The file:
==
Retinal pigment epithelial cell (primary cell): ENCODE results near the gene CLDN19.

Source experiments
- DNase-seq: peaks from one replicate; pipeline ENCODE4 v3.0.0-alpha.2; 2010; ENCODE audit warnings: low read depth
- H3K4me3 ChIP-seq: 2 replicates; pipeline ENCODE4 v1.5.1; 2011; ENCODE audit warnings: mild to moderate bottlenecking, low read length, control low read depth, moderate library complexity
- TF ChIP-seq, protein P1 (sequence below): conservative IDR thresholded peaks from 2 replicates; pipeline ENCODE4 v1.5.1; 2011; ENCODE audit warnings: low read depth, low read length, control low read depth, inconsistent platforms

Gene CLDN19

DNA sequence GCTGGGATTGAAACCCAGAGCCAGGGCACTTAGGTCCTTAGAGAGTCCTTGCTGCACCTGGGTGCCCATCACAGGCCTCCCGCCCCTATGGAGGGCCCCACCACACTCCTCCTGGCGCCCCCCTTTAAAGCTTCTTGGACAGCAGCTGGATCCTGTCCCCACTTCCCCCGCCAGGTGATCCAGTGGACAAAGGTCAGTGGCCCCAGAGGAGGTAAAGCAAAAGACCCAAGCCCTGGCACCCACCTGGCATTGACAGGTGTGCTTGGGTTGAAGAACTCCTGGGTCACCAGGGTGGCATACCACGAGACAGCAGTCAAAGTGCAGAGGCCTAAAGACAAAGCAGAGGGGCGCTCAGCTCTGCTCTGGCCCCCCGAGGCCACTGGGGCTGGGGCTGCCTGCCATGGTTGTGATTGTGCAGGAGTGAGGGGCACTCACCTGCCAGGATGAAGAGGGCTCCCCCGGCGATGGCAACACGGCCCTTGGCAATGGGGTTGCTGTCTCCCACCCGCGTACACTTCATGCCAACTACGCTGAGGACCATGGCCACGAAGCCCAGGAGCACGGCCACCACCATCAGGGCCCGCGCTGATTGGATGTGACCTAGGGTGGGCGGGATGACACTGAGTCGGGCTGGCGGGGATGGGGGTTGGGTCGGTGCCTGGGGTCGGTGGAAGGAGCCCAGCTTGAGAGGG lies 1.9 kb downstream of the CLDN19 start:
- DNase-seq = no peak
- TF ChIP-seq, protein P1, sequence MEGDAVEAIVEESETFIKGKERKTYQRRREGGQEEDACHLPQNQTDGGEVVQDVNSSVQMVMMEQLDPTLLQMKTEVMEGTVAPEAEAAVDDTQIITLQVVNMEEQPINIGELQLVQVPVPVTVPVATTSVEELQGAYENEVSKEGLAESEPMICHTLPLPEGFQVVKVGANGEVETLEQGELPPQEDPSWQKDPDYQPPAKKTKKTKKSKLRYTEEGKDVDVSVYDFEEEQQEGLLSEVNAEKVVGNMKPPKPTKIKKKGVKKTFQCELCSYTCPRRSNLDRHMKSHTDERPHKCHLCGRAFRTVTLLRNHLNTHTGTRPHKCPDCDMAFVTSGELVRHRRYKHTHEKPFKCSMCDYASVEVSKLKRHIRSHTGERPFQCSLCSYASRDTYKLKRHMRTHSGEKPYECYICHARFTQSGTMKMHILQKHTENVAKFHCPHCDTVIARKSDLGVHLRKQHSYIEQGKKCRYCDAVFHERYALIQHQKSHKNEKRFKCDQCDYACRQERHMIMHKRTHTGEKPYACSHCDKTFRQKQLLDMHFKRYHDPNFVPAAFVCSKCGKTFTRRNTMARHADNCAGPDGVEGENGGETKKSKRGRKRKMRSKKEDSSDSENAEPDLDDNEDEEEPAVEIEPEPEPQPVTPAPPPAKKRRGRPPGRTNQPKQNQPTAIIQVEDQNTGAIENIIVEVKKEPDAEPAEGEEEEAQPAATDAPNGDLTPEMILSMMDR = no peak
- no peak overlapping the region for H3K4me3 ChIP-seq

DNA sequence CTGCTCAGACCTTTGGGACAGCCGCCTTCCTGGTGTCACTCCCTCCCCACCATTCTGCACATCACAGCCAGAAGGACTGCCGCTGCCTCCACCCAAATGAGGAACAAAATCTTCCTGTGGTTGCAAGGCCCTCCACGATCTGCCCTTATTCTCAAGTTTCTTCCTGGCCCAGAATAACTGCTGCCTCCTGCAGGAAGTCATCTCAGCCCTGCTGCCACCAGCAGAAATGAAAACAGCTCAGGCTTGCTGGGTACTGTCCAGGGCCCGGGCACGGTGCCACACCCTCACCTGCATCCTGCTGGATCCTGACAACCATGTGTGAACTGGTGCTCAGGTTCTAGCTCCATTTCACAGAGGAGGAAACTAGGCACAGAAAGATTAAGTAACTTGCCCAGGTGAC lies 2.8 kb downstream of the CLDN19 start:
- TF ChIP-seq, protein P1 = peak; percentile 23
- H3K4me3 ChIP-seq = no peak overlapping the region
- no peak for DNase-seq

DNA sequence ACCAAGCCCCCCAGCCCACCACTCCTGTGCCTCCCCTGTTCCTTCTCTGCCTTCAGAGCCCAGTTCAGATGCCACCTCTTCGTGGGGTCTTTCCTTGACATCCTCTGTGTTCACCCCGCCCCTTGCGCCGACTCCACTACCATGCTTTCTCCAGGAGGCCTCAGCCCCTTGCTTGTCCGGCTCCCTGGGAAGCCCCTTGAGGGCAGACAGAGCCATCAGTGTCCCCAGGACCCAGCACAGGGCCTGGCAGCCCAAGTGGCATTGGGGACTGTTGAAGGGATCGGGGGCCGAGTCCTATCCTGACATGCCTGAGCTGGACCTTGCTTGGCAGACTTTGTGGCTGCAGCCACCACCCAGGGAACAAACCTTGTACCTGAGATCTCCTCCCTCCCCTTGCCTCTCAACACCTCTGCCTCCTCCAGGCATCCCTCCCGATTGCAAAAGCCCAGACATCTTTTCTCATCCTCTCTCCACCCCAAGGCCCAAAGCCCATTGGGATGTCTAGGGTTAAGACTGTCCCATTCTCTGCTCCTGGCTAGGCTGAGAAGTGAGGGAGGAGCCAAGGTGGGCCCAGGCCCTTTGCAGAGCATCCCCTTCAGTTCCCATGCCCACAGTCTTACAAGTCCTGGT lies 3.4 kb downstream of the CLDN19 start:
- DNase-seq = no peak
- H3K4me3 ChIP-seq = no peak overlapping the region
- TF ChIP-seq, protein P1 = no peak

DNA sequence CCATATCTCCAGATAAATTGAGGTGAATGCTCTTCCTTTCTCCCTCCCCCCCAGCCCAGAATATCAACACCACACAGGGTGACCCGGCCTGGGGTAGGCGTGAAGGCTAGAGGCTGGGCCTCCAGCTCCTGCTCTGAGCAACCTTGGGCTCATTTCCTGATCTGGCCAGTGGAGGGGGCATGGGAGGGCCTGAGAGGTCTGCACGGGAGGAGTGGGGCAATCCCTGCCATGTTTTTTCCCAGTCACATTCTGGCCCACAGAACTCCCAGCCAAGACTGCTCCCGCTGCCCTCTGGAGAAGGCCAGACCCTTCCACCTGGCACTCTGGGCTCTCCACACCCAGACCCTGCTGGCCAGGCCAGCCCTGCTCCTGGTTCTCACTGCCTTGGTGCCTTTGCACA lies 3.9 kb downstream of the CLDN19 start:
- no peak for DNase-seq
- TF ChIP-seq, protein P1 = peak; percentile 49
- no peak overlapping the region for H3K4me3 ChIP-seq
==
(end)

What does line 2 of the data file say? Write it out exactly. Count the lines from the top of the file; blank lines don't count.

Source experiments